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Experts claim that red rashes appearing after vaccination may be a good sign of recovery

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Manish Saini
Manish works as a Journalist and writer at Revyuh.com. He has studied Political Science and graduated from Delhi University. He is a Political engineer, fascinated by politics, and traditional businesses. He is also attached to many NGO's in the country and helping poor children to get the basic education. Email: Manish (at) revyuh (dot) com

So far, millions of people have been vaccinated and reports of serious side effects, such as allergic reactions, have been very rare. But doctors highlight that appearing of red rashes on the skin after getting the Covid-19 vaccine may be a positive sign of recovering from Covid.

Richard Terrell, 74, from Virginia, US, was given the Johnson and Johnson vaccine on March 6 and within days developed an itchy rash all over his body.

When the blotchiness wouldn’t die down, he was taken to ER and doctors confirmed the skin condition had been caused by the vaccine which had sparked a ‘frenzied’ activation of his immune system.

A mum in Scotland has suffered a similar reaction to getting the AstraZeneca jab in the UK but experts have reassured people that all jabs currently being used are safe and effective.

Richard spent five days in hospital and is still recovering his strength but says he has no regrets about getting jabbed.

He told WRIC: “It all happened so fast. My skin peeled off. It was stinging, burning and itching.”

“Whenever I bent my arms or legs, like the inside of my knee, it was very painful where the skin was swollen and was rubbing against itself.” 

Some rashes and skin irritations have been associated with the Covid vaccine. But other, more established vaccines for conditions such as teanus and chickenpox, can also cause a similar reaction.

Medics say the benefits of getting inoculated far outweigh the risks.

Richard’s doctor, Fnu Nutan, said she suspected that her patient may have some rare genetic traits that interacted with some of the vaccine ingredients and triggered the painful reaction.

She said: “If you look at the risk for adverse reaction for the vaccine it’s really, really low. We haven’t seen a great concern at all. I am a big proponent of the vaccine.”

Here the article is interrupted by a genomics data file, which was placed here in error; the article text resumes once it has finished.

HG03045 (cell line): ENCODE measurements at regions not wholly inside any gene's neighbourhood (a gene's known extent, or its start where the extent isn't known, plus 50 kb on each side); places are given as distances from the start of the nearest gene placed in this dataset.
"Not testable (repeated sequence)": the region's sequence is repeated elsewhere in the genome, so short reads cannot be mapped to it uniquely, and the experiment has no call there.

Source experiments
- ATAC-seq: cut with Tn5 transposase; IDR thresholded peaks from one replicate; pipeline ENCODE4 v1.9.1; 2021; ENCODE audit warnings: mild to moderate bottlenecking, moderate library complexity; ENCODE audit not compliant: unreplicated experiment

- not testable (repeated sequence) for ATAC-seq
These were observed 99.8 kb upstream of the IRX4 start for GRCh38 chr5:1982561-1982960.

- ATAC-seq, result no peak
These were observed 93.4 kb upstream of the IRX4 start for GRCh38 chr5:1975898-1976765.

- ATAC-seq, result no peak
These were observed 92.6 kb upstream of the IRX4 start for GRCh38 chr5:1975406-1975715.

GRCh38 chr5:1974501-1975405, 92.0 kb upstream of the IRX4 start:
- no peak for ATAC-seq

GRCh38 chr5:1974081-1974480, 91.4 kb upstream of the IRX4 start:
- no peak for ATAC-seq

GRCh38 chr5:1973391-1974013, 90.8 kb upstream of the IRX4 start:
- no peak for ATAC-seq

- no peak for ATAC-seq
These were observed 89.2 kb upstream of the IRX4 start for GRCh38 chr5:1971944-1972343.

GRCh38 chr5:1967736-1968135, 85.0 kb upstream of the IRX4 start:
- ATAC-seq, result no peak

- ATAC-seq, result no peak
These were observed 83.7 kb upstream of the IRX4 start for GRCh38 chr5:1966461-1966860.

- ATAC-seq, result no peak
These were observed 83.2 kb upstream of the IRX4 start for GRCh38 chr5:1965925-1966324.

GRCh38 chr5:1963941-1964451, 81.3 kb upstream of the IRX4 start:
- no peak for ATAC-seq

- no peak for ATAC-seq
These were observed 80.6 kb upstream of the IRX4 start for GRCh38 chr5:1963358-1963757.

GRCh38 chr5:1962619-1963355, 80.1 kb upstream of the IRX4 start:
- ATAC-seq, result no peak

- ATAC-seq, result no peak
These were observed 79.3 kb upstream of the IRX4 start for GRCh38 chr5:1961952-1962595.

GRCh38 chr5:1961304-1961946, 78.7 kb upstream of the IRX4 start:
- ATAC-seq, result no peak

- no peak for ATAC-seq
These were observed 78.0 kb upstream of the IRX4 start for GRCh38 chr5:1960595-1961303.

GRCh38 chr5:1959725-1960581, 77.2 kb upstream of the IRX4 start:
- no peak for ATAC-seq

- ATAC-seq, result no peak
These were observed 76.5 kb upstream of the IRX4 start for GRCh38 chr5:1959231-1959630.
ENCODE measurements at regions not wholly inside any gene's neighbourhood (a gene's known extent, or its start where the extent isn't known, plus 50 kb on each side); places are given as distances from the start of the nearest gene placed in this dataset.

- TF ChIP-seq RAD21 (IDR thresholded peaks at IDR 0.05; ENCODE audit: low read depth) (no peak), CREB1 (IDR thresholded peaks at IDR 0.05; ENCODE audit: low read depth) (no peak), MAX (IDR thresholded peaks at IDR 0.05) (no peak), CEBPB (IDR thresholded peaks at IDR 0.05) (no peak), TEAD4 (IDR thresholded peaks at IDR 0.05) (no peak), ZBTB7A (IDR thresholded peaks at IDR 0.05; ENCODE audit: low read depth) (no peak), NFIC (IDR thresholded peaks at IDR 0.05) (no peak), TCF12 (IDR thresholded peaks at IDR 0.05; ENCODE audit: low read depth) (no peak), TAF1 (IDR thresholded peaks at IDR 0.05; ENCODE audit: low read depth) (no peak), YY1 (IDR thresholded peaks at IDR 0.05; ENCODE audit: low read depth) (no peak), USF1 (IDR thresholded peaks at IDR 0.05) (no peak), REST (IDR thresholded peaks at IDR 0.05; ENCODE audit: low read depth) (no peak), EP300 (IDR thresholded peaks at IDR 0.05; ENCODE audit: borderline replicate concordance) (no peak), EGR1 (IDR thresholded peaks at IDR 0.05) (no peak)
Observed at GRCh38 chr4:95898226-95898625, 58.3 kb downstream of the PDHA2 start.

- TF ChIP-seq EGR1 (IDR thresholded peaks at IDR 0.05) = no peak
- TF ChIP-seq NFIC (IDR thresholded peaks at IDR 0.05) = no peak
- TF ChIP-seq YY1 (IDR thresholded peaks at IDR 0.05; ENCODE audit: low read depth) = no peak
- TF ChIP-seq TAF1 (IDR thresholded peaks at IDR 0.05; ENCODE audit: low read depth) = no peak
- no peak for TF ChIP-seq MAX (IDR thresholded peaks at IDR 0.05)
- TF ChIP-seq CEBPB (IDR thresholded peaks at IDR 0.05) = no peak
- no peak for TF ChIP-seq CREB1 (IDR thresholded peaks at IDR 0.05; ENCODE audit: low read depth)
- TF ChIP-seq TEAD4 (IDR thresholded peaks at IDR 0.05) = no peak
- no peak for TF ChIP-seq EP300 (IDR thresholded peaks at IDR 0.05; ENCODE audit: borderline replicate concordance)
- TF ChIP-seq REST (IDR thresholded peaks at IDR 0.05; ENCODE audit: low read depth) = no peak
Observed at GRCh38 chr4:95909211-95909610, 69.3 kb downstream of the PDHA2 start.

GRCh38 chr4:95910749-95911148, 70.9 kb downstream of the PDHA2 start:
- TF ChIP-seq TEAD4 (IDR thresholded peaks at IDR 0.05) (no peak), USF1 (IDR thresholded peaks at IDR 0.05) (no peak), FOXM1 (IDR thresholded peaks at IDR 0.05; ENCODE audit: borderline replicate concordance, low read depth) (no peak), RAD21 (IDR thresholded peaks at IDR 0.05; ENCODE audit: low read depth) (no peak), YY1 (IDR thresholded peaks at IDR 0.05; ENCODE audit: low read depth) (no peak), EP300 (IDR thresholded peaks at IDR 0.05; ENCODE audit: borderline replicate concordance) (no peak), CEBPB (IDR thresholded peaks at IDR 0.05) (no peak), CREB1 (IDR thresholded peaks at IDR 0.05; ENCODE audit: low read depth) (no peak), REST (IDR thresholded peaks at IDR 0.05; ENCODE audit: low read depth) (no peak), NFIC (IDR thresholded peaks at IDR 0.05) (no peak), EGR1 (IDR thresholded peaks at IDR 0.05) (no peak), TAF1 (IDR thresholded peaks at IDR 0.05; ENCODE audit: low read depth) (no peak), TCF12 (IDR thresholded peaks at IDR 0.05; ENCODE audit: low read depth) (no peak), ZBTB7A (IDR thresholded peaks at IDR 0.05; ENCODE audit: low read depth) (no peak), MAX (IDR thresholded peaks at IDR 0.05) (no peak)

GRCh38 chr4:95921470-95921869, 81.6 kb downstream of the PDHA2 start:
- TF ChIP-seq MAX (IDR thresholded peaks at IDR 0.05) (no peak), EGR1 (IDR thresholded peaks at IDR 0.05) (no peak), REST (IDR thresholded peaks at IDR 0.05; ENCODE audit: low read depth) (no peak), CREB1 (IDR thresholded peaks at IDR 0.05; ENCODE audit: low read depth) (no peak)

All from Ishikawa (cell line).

Meanwhile, mum Leigh King, 41, from Wishaw, near Glasgow, has described how she is still in pain two weeks after getting the AstraZeneca vaccine.

She told the Wishaw Press her body broke out in a burning rash shortly after being jabbed at the Ravenscraig supercentre.

Leigh said: “My skin was so sore and constantly hot. I have never felt
pain like this it has been a horrible experience.”

“I am a very healthy person and am not on any medication or anything
like that. I am not even in a vulnerable category.”

“I only got the vaccine as I am an unpaid carer for my son who has
autism and mobility issues.”

“I haven’t even been able to care for him since I got the vaccine as I
am in such pain.”

Leigh went to A&E three times and is currently waiting to see a skin specialist to determine exactly what happened.

She said her experience hasn’t diminished her faith in the vaccine but has called for the NHS to offer more follow-up care and wants people to be aware of potential side-effects.

A spokesperson said: “The vaccines approved for use in the UK have met strict standards of safety, quality and effectiveness set out by the independent Medicines and Healthcare products Regulatory Agency (MHRA).”

In fact, Dr Peter Chin-Hong, a professor of medicine and infectious disease specialist at the University of California, San Francisco, says  such a reaction is an indication that your body is ramping up to prevent a potential infection in the future.

Chin-Hong said the reactions shouldn’t be a cause of concern but rather a ‘celebration.’

“First cause for celebration is the reaction that you’re feeling is your immune system working and getting ready to protect you,” he said.

“The second cause for celebration is it goes away and doesn’t really linger.”

The official term used by dermatologists and allergists to describe the side effect is “delayed cutaneous hypersensitivity.”

However, he did say that if people don’t experience the reaction, there’s no cause for panic because in clinical trials, half the participants didn’t experience any side effects.

“From the most common to things not related to the vaccine, it’s a hell of a lot easier to get something and deal with it in a temporary basis rather than the longer acting effects of COVID and the uncertainty of how sick you’ll get and the potentially long hauler syndrome, where you’ll have symptoms linger for months and months and months,” he said.

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